Technostrs or stress caused by the misuse of technology: how to identify it and put an end to it
Techno-stress is nothing more than the stress linked to technology, that is to say when we really feel under pressure, in tension, not to be able to adapt 100% to this technological reality. that the pandemic demands of us.
BY RRHHDigital, 1:30 p.m. – March 19, 2021
Although technology was born to make our lives easier, the excessive use we make of it in these times of a pandemic can overwhelm people and negatively impact our mental health. Online work, online shopping, online training, online sports, online dating, online dating… in a world as technical as ours, the risk of being continually subjected to so-called technostrs increases considerably. Techno-stress is nothing more than the stress linked to technology, that is to say when we really feel under pressure, in tension, not to be able to adapt 100% to this technological reality. that the pandemic demands of us. We are not talking about the elderly whose children or grandchildren help them with online orders, we are talking about situations in which anyone can be obscured by a simple online purchase. “I can’t… I don’t know what’s wrong… it won’t leave me,” producing a temporary state of stress in our sanity that can repeat itself dangerously.
Situations conducive to technostrés. How to identify them
There are certain situations in which the so-called technostrs tend to appear, alone or in combination with:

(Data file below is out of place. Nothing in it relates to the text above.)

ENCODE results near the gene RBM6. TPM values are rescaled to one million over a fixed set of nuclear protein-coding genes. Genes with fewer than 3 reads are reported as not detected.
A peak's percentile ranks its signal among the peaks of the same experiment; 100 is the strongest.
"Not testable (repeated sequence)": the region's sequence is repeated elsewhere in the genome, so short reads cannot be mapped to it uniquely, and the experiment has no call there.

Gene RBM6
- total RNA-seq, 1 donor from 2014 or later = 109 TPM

Few skills. When you do not have the specific knowledge or skills to operate in this environment. Not everyone is able to acquire these abilities with agility. It is undeniable that younger people have the ability to adapt more easily to new channels, but there is also the case of people who are stagnant or who do not want to keep advancing in technology, causing their learning to slow down. Concrete infrastructure. Technology requires connection to the Internet, electronic devices and the power grid. The quality of these directly affects the chances of being more or less exposed to technostrs. Failures Whether on the web, on the page we are viewing, on our device … When something goes wrong, a huge frustration begins to build up in us, which is nothing more than the start of technostrs. Information processing speed. It can be very profitable to save time or produce more, but at the brain level, it’s exhausting when it’s all done with technology. Additionally, training our brains to work in this manner hampers our ability to focus and increases the likelihood of error, as the dark side of multitasking – performing multiple tasks at the same time in parallel – promotes dispersal and superficiality. in information processing. Physical saturation. After many hours of staring at the screen, we realize that our eyes hurt, our heads get heavy, we find it hard to remember data we are supposed to have heard, or our fingers get tired of typing. The excess of technological stimuli can reach us unnoticed and accumulate until our system becomes saturated and demands silence. Neglect of analog sensations. Already before the pandemic, but in a particularly intense way since it started, we live an electronic life, through buttons, lighted screens and virtual activities. This is not bad in itself, because it has huge advantages, but it leads many people to neglect the sensations of analog life: observing a landscape, even if it is urban, cooking for yourself, touching it and the smell of objects., The sound. the environment when we can’t catch up with the music on our headphones, and of course, face-to-face relationships.